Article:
Ma­jor par­ties find it hard to get al­lies

Deccan Chronicle - - Edit -

At the BJP na­tional coun­cil meet­ing in New Delhi last week­end, key lead­ers of the rul­ing party con­tin­ued to take aim at the “Ma­ha­gath­band­han”, or the grand al­liance of the “sec­u­lar” par­ties, for seek­ing to chal­lenge the saf­fron “dic­ta­tor­ship”, the de­scrip­tion of the BJP gov­ern­ment put for­ward by the Con­gress Party. In­ter­est­ingly, vit­ri­olic speeches at the BJP fo­rum were made against the very idea of Op­po­si­tion par­ties com­bin­ing even as lead­ers of Ut­tar Pradesh’s top re­gional par­ties, Mayawati and Akhilesh Ya­dav, were an­nounc­ing that they had joined hands to de­feat the BJP, but kept the Con­gress out of their al­liance.

The plain truth is that there doesn’t ap­pear to be any “Ma­ha­gath­band­han” in the off­ing to take on the gov­ern­ment. The Con­gress-led UPA of an ear­lier era has sim­ply failed to take off as a se­ri­ous all-en­com­pass­ing plat­form of anti-BJP forces.

Ex­cept in Ma­ha­rash­tra and Bi­har, where the Con­gress pro­poses to come to­gether with re­gional par­ties (NCP and RJD re­spec­tively) for the Lok Sabha polls, there is no sign yet of any other pub­li­cised al­liance on the “sec­u­lar” side. An al­liance in Kar­nataka be­tween the Con­gress and JD(S) is within the bounds of fea­si­bil­ity, but there’s no for­mal word yet from ei­ther party.

The same story holds good on the BJP’s side. The NDA, as an idea, seems to have slid into the past. Back in 2014, the BJP is said to have dis­played the sound sense to band to­gether with sev­eral anti-Con­gress par­ties. Its move was then con­trasted with that of the Con­gress, which was be­com­ing known as a party that can’t keep al­lies. Such a sweep­ing for­mu­la­tion no longer ap­pears to be in con­so­nance with the ground re­al­ity. Ex­cept for the Akali Dal in Pun­jab, a small state in the over­all scheme of things, the BJP doesn’t have any firm al­lies in the bag as of now. If there are too many lead­ers on the “sec­u­lar” side nurs­ing the am­bi­tion to be­come Prime Min­is­ter, on the BJP side the weight­ier anti-Con­gress par­ties no longer seek ac­com­mo­da­tion in a BJP-led elec­toral front be­fore the Lok Sabha polls. The Tel­ugu De­sam has turned anti-BJP, al­though it is not yet clear if it will en­ter into a for­mal al­liance with the Con­gress.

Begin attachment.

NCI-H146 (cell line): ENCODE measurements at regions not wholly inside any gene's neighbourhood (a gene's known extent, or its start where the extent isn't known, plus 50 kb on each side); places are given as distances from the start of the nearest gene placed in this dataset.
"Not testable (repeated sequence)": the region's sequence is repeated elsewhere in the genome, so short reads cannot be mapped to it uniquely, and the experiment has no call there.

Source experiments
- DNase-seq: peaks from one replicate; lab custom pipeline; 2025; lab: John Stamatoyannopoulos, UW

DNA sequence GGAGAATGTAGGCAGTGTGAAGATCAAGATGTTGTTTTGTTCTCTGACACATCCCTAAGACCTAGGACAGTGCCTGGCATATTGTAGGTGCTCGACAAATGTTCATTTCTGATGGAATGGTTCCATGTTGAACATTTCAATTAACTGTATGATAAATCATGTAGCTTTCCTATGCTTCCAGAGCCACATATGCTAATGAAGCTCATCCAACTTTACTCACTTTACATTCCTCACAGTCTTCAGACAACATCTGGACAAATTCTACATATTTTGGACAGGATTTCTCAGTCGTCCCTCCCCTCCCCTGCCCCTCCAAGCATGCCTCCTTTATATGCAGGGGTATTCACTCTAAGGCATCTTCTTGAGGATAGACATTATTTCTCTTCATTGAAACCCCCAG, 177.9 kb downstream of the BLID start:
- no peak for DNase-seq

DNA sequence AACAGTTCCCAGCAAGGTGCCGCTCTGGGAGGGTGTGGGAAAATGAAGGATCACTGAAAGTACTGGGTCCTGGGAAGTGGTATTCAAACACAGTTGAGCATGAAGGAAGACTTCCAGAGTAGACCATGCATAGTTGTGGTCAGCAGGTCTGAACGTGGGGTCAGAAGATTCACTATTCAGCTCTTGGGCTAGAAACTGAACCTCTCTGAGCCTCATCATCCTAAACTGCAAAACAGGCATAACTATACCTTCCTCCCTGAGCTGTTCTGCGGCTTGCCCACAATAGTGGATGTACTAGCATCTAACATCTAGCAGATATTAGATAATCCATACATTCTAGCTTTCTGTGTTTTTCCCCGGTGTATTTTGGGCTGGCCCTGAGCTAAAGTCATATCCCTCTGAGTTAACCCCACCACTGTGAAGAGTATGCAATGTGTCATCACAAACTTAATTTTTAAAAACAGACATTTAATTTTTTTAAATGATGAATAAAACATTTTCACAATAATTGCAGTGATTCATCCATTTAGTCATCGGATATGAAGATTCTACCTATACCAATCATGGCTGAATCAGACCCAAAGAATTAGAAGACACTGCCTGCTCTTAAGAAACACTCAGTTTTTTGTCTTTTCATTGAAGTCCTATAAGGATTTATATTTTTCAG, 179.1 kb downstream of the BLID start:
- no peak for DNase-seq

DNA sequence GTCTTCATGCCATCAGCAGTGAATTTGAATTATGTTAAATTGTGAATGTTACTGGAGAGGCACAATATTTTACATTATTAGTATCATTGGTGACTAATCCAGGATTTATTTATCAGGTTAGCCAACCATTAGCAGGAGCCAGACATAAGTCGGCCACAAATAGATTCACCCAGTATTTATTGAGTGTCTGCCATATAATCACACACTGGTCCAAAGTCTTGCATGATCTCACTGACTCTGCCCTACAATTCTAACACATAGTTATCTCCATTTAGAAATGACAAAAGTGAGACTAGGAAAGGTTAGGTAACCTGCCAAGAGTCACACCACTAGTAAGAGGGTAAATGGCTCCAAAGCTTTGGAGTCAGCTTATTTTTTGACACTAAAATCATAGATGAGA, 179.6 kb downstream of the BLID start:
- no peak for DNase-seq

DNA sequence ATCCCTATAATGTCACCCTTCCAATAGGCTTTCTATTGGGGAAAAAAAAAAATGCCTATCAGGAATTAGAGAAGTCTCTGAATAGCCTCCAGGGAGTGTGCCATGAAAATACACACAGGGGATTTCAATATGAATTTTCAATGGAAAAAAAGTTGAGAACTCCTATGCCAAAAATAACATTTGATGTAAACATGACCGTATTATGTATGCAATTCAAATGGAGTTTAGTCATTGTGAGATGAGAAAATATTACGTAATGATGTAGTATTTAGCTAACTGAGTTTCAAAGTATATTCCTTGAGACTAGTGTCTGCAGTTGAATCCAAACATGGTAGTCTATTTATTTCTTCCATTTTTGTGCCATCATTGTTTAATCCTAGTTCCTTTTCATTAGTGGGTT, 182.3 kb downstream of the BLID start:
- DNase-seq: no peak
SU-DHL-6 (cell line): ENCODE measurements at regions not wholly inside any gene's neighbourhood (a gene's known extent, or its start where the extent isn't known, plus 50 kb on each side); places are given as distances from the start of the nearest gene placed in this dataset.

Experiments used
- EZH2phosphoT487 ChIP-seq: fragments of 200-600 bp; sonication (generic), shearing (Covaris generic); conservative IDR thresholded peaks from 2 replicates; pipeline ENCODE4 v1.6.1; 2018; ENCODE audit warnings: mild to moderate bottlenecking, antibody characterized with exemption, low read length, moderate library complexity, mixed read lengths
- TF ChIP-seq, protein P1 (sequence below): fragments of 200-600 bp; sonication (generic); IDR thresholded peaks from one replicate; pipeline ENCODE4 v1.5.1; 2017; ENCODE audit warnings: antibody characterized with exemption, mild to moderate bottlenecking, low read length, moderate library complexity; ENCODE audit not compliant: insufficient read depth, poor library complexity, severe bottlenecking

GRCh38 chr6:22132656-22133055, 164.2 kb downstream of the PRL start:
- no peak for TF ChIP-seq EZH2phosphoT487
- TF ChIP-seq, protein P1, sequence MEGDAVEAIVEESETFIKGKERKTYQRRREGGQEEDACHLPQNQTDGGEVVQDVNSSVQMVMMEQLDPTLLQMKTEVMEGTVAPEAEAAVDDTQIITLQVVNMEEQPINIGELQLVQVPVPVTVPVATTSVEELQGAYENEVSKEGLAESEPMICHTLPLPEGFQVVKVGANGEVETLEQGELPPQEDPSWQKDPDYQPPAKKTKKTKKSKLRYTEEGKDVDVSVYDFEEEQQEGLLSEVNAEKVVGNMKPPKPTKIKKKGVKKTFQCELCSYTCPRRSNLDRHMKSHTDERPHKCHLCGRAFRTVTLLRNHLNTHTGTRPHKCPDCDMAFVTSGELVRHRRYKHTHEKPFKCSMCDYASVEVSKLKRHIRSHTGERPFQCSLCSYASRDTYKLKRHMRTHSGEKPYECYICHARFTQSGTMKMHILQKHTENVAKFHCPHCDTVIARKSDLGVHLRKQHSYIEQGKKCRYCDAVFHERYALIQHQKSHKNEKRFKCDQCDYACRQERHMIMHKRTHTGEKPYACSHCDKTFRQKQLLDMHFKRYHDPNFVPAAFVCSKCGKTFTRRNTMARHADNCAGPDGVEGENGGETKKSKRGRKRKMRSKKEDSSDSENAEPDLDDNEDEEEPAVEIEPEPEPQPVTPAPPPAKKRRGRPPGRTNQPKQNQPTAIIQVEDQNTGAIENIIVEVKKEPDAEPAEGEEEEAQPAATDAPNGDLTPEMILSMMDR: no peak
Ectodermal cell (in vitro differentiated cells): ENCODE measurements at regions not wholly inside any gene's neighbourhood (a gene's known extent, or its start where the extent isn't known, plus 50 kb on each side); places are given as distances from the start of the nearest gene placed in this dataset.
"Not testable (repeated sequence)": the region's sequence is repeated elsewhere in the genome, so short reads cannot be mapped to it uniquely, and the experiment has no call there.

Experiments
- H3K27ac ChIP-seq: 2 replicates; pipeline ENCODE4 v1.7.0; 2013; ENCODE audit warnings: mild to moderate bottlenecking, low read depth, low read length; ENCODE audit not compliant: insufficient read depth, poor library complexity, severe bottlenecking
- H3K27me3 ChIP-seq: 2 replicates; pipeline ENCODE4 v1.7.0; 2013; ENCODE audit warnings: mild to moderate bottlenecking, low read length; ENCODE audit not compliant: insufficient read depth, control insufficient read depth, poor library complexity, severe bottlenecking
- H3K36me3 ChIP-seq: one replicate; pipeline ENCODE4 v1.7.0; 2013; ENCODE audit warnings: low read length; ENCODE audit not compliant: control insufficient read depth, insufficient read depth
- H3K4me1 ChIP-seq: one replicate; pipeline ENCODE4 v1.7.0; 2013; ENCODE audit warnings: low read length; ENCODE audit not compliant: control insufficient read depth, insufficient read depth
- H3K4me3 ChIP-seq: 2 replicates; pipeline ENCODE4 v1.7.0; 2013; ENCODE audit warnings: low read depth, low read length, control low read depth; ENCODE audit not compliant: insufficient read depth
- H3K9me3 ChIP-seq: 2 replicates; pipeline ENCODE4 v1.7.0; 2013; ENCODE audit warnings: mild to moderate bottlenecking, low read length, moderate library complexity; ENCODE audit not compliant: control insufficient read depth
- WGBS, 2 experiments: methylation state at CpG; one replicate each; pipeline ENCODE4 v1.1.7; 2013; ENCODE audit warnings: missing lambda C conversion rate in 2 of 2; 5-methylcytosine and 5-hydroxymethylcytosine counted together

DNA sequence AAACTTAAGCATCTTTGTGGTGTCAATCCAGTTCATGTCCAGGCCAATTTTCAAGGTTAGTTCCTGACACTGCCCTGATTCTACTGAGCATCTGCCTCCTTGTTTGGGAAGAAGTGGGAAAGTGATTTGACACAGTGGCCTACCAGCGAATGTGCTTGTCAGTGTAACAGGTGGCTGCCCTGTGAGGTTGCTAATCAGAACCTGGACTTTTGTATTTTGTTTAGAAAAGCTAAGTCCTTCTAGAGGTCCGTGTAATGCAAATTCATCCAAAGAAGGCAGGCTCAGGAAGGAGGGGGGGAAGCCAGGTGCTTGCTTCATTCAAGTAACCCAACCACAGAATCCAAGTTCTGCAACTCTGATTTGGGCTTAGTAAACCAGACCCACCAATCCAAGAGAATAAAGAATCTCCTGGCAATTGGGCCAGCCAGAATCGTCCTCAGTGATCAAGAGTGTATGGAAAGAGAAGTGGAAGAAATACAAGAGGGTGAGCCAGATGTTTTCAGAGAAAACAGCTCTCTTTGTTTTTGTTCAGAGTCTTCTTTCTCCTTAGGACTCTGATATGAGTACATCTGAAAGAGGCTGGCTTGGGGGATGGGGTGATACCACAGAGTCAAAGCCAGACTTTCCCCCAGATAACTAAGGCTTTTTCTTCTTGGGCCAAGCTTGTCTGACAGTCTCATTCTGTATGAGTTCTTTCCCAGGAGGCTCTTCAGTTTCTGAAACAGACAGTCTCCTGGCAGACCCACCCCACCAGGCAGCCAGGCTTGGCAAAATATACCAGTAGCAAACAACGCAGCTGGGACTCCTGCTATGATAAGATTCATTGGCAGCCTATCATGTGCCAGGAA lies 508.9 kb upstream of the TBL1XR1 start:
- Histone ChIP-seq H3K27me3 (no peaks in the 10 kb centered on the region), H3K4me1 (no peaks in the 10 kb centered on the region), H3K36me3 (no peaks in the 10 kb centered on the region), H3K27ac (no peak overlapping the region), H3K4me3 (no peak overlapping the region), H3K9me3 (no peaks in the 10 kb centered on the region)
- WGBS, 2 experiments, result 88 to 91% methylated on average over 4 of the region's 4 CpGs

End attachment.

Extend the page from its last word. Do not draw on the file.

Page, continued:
In the main, the like­li­est sce­nario is that of re­gional par­ties link­ing up with the Con­gress or the BJP only in a post-poll al­liance, with the larger of these two stand­ing a bet­ter chance of at­tract­ing al­lies to form the gov­ern­ment. Thus, the Con­gress ver­sus BJP jostling will con­tinue.

The plain truth is that there doesn’t ap­pear to be any ‘Ma­ha­gath­band­han’ in the off­ing to take on the gov­ern­ment. The Con­gress-led UPA of an ear­lier era has sim­ply failed to take off.

Newspapers in English

Newspapers from India

© PressReader. All rights reserved.